“I don’t think I missed one argument Romney made,” Kerry told me. By the end of debate season, Kerry had developed a new rapport with the president, according to their aides. Jen Psaki, having worked as a spokesperson for both men, says that despite their divergent backgrounds, Obama and Kerry share certain key traits: they eschew retail politics; they rely on a small coterie of aides; and they are fundamentally private people. Psaki says that while both men can turn on the charm when they need to work a crowd, they would “prefer to be in the Situation Room.” They derive more enjoyment, she says, from “grappling with tough global issues than political fund-raising or litigating yet another partisan fight on the Senate floor.”
When they did debate prep together last fall, Obama told Kerry that he regretted his failure to visit Israel during his first term. After Obama’s reelection, the president and Kerry agreed that the U.S. should try to revive Middle East negotiations before the Palestinians again pushed for statehood, at the United Nations General Assembly in September 2013.
Kerry has declined to describe these conversations with Obama, but he says the president and his staff fully supported the effort to try to jump-start talks. “The president, Tom Donilon, and now Susan [Rice]—we have an excellent working relationship,” Kerry told me, referring to Obama’s previous and current national-security advisers. “They’ve allowed me to go out and take my initiative, while I keep the president abreast and ask for advice every step of the way.”
“He guides it,” Kerry said, referring to Obama’s stewardship of the talks. “He has a very strong view of how he wants it done.”
In March, Kerry accompanied Obama on a three-day visit to Israel, the West Bank, and Jordan. In private meetings with Israeli Prime Minister Netanyahu and Palestinian President Mahmoud Abbas, Obama pushed for a resumption of negotiations. At a final press conference before returning to Washington, Obama announced that he was handing the pursuit of talks over to Kerry.
“I can’t guarantee that [successful negotiations are] going to happen,” Obama said at the time. “What I can guarantee is that Secretary Kerry is going to be spending a good deal of time in discussions with the parties.”
Kerry dove into negotiations. He met alone with Abbas for two hours in Amman and then flew to Jerusalem to meet with Netanyahu and three of his aides.
He faced an enormous task. Palestinians had publicly described various preconditions for talks: a freeze on settlement construction in the West Bank; border negotiations based on Israel’s pre-1967 boundaries; and the release of 104 Palestinians jailed since before the 1993 Oslo Accords. But Netanyahu’s government—a weak coalition dependent on the support of right-wing pro-settlement parties—had insisted it would accept no preconditions.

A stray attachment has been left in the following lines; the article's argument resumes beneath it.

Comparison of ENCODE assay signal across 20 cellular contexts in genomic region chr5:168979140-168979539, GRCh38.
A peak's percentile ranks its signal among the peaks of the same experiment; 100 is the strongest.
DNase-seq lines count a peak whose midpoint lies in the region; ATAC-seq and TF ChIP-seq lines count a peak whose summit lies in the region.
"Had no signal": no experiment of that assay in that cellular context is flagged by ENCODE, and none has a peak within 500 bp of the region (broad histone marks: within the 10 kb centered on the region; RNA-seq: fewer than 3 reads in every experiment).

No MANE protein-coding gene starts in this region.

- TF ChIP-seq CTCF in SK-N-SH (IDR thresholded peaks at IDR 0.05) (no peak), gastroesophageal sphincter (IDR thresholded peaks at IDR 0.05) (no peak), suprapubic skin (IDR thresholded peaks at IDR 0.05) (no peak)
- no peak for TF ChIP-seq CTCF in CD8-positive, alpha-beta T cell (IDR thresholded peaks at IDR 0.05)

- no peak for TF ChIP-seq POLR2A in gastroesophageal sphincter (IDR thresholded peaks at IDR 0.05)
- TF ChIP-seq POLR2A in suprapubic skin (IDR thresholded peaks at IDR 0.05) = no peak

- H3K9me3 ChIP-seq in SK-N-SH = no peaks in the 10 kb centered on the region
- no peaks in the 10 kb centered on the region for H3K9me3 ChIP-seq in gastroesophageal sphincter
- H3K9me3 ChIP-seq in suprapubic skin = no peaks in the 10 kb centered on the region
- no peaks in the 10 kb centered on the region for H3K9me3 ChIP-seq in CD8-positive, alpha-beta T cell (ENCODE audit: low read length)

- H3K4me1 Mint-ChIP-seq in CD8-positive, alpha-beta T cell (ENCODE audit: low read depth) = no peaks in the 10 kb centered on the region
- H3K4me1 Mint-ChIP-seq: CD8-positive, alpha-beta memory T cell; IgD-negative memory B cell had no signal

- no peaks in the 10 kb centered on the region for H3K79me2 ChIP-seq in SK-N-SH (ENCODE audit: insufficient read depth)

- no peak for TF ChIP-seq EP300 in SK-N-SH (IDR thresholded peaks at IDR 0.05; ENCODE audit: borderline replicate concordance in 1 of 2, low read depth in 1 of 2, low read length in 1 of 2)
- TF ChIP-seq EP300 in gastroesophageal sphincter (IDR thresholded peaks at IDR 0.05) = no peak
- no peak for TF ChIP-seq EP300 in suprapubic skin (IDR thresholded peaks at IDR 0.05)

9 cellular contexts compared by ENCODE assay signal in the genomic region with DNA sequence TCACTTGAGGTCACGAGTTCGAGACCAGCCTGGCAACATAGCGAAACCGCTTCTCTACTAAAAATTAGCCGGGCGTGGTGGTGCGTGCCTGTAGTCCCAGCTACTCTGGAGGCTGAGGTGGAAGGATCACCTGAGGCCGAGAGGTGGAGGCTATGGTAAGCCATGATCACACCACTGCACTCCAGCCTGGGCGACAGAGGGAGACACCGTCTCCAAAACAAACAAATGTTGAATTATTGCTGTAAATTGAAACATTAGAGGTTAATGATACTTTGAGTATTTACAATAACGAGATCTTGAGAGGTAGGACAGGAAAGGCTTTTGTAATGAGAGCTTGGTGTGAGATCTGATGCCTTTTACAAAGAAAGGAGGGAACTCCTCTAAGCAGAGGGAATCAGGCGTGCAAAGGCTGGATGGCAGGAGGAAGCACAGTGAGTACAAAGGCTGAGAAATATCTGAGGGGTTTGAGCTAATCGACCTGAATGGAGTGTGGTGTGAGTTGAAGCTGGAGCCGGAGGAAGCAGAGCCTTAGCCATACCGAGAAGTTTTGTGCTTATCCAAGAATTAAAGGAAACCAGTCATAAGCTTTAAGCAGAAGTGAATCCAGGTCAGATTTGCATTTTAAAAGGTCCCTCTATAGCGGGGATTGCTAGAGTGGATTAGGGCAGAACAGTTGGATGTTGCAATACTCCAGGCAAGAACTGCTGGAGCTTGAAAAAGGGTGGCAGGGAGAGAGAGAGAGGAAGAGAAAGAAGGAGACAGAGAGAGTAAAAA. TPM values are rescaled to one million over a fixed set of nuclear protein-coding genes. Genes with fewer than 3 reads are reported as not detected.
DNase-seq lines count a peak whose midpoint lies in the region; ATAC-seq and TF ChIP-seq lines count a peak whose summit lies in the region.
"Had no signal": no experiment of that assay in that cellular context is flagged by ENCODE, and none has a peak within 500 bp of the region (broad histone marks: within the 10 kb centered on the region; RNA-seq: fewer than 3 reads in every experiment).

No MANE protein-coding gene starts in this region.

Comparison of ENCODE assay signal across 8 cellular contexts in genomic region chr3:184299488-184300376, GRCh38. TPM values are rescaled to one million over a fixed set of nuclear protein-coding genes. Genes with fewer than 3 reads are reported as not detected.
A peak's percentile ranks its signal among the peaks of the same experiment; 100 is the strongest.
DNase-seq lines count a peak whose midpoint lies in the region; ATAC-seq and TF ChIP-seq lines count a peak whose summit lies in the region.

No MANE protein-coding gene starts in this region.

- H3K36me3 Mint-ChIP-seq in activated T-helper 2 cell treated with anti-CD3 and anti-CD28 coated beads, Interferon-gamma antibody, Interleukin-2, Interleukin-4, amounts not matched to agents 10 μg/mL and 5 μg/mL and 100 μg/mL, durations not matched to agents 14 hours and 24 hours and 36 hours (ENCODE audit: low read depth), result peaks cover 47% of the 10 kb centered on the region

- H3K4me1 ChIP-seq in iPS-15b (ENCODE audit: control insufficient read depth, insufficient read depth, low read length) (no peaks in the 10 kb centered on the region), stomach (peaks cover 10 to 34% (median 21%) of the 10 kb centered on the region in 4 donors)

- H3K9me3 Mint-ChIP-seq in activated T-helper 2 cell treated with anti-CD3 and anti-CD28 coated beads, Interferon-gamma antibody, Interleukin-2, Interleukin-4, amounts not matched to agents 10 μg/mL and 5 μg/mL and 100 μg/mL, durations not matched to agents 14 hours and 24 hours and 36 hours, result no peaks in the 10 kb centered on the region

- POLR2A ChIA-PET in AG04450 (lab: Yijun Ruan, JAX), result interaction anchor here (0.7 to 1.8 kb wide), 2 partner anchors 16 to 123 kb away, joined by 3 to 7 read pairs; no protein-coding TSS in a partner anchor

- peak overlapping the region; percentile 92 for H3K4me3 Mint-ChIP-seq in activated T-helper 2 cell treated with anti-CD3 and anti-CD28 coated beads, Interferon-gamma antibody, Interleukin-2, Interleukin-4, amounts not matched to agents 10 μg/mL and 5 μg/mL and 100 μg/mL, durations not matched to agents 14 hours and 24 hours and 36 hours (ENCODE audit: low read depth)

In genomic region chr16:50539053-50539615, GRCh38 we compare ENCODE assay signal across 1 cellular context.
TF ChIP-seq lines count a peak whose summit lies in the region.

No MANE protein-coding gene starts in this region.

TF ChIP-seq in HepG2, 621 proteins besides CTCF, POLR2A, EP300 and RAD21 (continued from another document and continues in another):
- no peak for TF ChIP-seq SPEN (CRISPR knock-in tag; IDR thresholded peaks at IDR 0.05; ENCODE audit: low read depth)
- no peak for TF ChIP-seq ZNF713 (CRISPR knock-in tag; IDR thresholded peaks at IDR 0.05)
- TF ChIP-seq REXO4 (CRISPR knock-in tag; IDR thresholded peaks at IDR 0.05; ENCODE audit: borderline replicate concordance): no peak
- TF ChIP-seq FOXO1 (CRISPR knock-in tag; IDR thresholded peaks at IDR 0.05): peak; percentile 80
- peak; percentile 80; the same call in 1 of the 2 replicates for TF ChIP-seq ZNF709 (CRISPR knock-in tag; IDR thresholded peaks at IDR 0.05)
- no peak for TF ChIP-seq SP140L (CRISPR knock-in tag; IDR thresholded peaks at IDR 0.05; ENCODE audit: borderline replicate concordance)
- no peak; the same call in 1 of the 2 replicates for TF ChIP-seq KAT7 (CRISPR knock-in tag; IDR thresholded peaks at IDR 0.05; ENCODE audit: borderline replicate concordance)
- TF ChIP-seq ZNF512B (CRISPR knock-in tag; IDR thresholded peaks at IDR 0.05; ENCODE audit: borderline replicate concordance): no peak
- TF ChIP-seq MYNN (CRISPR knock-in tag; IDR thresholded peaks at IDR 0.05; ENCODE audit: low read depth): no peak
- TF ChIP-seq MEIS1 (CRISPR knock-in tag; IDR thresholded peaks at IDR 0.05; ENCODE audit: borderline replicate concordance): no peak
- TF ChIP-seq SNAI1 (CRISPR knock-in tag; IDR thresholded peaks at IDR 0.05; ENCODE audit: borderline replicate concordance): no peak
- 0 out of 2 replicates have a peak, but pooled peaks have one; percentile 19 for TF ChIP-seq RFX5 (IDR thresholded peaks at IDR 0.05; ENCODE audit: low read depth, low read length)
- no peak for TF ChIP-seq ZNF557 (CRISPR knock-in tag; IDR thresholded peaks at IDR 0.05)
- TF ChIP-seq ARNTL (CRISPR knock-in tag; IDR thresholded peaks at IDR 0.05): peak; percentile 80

Despite widespread skepticism, Kerry pressed on, returning in April to Jerusalem and Ramallah, the de facto Palestinian capital in the West Bank. After 24 hours of talks with both sides, Kerry held a press conference at the airport in Tel Aviv. He called the meetings “constructive” and hinted at an economic strategy for reviving negotiations, but he had made no breakthroughs.
Kerry returned to the Middle East in May to hold yet another round of negotiations in Jerusalem and Ramallah. After meeting with Netanyahu and Abbas, Kerry made an unannounced visit to a shawarma shop in Ramallah. Dressed in an elegantly tailored suit, he asked the owner which type of shawarma he recommended. After the owner suggested turkey, Kerry carefully ate one, trying not to splatter sauce on his red silk tie.
“Man,” Kerry said, “that is good.”
American commentators ridiculed the stop as “purposeless” and “polarizing.” Most of the Israeli coverage of Kerry’s efforts was dismissive. A senior Israeli official complained to a Haaretz columnist that Kerry acted like someone who was sent to bring the Redemption.
In late June, Kerry returned yet again, shuttling between the two sides via plane, motorcade, and Jordanian-army helicopter. Kerry held three meetings with Netanyahu and Abbas in three days, including one meeting with the Israeli prime minister that lasted six hours, until 3 a.m. On June 29, he canceled a trip to the United Arab Emirates so he could keep talking with Netanyahu and Abbas, raising expectations of a breakthrough. On June 30, he held another press conference at the Tel Aviv airport.
“We have made real progress on this trip, and I believe that with a little more work, the start of final-status negotiations could be within reach,” Kerry said. “We started out with very wide gaps, and we have narrowed those considerably.”
Leaving behind a team of aides to continue the negotiations, Kerry flew to Brunei for a meeting of the Association of Southeast Asian Nations. After visiting seven countries in 11 days and traveling 27,000 miles, Kerry landed in Washington at 4 a.m. on Wednesday, July 3. Instead of going home, Kerry went to his State Department office. Three days earlier, demonstrators had taken to the streets of Cairo to call for the ouster of Mohamed Morsi, the Muslim Brotherhood leader who had become Egypt’s first democratically elected president. Egypt’s generals had issued an ultimatum to Morsi: make concessions to the opposition, or be removed from power.
On the plane and in his office, Kerry made repeated calls to Egyptian officials and urged calm. He also spoke several times with the American ambassador in Cairo. At roughly 10 a.m., he flew to Nantucket to spend Independence Day with his family. After arriving, Kerry made more calls and participated in a National Security Council meeting from his home by secure telephone. He then took his 1-year-old grandson for a 30-minute sail on his 76-foot yacht, the Isabel. After Kerry returned to shore, Egypt’s top military officer announced on state television that the army had seized power. Kerry made more calls to Egypt.